Last year, CalPERS semi-acknowledged that it needed slightly less crazy assumptions, promising to eventually lower expected return... but only after it has a really good investment year first.  That's like a heroin addict promising to quit after just one more fix.

Given that the CalPERS "Myths vs. facts" statement was no longer true, we were curious to see what CalPERS would do after 2016's bad results came in.  And CalPERS did not disappoint:

Look what they did here.  In mid-July 2016, after they had already reported 2016 results, they went back and cherry-picked time periods ending June 30, 2015.  If we don't cherry-pick the data, the truth is that CalPERS has missed its annual return targets for all of these time periods: 1-year, 3-year, 5-year, 10-year, 15-year, and 20-year -- and the long-term returns are even worse than the recent years!  CalPERS is deliberately misleading the public!

If we can't trust CalPERS even to be minimally honest with the public about its investment returns, why are we trusting them to manage hundreds of billions of dollars for retirees and taxpayers?

UPDATE: Thanks Mish and Yves!


Boris Johnson's Greatest Hits

Boris Johnson was just named the UK Foreign Secretary.  This is going to be awesome.  He's like a Nigel Farage understudy.

Boris Johnson on . . .

Hillary Clinton

“She’s got dyed blonde hair and pouty lips, and a steely blue stare, like a sadistic nurse in a mental hospital . . . she represents, on the face of it, everything I came into politics to oppose: not just a general desire to raise taxes and nationalise things, but an all-round purse-lipped political correctness.”

Donald Trump

“The only reason I wouldn’t go to some parts of New York is the real risk of meeting Donald Trump.”

Barack Obama

“Some said [his decision to move a bust of Winston Churchill from the Oval Office] was a symbol of the part-Kenyan president’s ancestral dislike of the British empire.”

Vladimir Putin

“Despite looking a bit like Dobby the House Elf, he is a ruthless and manipulative tyrant.”

Recep Tayyip Erdogan

“If somebody wants to make a joke about the love that flowers between the Turkish president and a goat, he should be able to do so, in any European country, including Turkey.”

Angela Merkel

“Everyone knows why Angela Merkel is so cynically and so desperately determined to appease the Turkish leader — or at least to do nothing to irritate him; and that is because in the next few weeks and months we could have another migration crisis in the eastern Mediterranean.”

The EU

“First they make us pay in our taxes for Greek olive groves, many of which probably don’t exist. Then they say we can’t dip our bread in olive oil in restaurants. We didn’t join the Common Market — betraying the New Zealanders and their butter — in order to be told when, where and how we must eat the olive oil we have been forced to subsidise.”


No jumbo for you!

You may recall that a couple years ago, jumbo mortgage rates went lower than conforming rates.  We speculated that this was due to fixed transaction costs being a larger percentage of smaller-balance loans.

But no longer.  With 10-year Treasuries crashing to record lows and conforming mortgages following, jumbos are not approaching the 3.5% area we saw advertised last year.

Bankrate recently:

There may be a new refinance boom for conforming mortgage debtors, but not for jumbos.


Fortune-tellers with formulas: modern macroeconomic forecasters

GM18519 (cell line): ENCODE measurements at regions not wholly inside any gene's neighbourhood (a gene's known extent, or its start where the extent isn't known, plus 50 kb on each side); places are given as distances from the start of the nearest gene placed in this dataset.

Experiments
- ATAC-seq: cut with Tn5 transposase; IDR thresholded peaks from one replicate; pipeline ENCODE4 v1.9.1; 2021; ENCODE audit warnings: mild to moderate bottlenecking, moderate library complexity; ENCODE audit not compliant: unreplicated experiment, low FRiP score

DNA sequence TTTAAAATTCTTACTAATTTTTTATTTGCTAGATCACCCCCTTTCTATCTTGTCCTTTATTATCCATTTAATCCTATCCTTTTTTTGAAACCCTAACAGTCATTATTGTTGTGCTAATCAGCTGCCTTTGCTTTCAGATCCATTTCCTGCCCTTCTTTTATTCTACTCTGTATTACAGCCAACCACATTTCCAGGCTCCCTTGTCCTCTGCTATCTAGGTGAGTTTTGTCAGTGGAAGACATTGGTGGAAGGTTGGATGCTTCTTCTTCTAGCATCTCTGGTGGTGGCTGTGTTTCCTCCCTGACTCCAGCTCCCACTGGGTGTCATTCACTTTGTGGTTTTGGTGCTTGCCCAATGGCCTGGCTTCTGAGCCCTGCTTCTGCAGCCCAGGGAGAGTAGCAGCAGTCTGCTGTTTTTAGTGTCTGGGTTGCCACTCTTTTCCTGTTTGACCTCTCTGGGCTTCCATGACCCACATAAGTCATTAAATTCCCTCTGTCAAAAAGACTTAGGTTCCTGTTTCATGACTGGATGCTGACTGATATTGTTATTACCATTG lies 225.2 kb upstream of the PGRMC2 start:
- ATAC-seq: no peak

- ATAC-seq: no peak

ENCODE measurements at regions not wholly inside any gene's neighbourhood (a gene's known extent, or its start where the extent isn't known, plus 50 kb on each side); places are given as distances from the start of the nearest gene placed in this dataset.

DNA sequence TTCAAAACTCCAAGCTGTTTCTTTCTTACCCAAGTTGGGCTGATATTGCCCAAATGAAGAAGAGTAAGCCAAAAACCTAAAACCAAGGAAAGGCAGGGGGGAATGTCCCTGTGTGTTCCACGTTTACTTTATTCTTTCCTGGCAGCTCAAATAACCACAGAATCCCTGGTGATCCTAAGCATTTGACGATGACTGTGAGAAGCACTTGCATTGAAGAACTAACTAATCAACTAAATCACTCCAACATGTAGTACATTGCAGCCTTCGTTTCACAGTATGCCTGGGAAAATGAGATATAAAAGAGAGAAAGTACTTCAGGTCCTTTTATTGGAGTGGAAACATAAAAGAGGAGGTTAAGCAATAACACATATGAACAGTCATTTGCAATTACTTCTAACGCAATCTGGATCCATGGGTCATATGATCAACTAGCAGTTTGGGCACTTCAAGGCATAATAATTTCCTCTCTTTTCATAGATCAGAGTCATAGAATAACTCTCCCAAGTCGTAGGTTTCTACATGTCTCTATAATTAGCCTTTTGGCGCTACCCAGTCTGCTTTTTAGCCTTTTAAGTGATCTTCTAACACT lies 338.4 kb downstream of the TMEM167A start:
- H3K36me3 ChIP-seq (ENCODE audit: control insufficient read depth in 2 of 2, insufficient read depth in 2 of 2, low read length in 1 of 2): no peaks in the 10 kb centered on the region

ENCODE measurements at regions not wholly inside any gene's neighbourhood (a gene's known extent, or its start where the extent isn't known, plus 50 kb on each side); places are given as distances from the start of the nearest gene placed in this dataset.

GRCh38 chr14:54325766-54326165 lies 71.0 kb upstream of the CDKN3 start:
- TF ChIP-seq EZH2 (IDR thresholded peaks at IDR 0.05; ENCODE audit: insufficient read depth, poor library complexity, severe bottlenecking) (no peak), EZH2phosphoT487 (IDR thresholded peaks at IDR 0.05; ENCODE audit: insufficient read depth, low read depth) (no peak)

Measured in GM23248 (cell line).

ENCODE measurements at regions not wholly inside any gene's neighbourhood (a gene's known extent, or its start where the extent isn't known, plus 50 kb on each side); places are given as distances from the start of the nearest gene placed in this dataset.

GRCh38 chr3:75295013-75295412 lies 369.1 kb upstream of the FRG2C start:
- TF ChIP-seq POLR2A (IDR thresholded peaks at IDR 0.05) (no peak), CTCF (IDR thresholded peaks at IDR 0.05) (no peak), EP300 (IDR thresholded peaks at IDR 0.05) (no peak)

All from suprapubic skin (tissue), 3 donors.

We'd never heard of the web magazine Aeon before, until a friend sent us this outstanding "Emperor has no clothes" article: The new astrology: By fetishising mathematical models, economists turned economics into a highly paid pseudoscience.
The failure of the field to predict the 2008 crisis has also been well-documented. In 2003, for example, only five years before the Great Recession, the Nobel Laureate Robert E Lucas Jr told the American Economic Association that ‘macroeconomics […] has succeeded: its central problem of depression prevention has been solved’. Short-term predictions fair little better – in April 2014, for instance, a survey of 67 economists yielded 100 per cent consensus: interest rates would rise over the next six months. Instead, they fell. A lot.

Nonetheless, surveys indicate that economists see their discipline as ‘the most scientific of the social sciences’. What is the basis of this collective faith, shared by universities, presidents and billionaires? Shouldn’t successful and powerful people be the first to spot the exaggerated worth of a discipline, and the least likely to pay for it?

In the hypothetical worlds of rational markets, where much of economic theory is set, perhaps. But real-world history tells a different story, of mathematical models masquerading as science and a public eager to buy them, mistaking elegant equations for empirical accuracy.
Long-time WCV readers will recognize this as a recurring theme here, most notably in our periodic sparring with University of Wisconsin Professor Menzie Chinn.

Menzie Chinn is first and foremost a partisan polemicist: a poor man's Paul Krugman who uses the thin veneer of academic credentials to relentlessly boost Democrats and bash Republicans.  But partisan cranks on the internet are a dime a dozen; what makes Menzie special is his unwaivering faith in mathematical models and his complete ignorance of the limitations of the data that the models are built upon.

One favorite example is here: Menzie defends President Obama's Panglossian economic forecasts from skeptics who ask, “Is the White House’s 3.1% growth forecast still too rosy?” (spoiler alert: yes, yes it was). Menzie uses a mathematical model with a fancy name (autoregressive integrated moving average, or ARIMA) to come to the brilliant conclusion that since GDP has grown about 3% in the past, it's likely to grow about 3% in the future.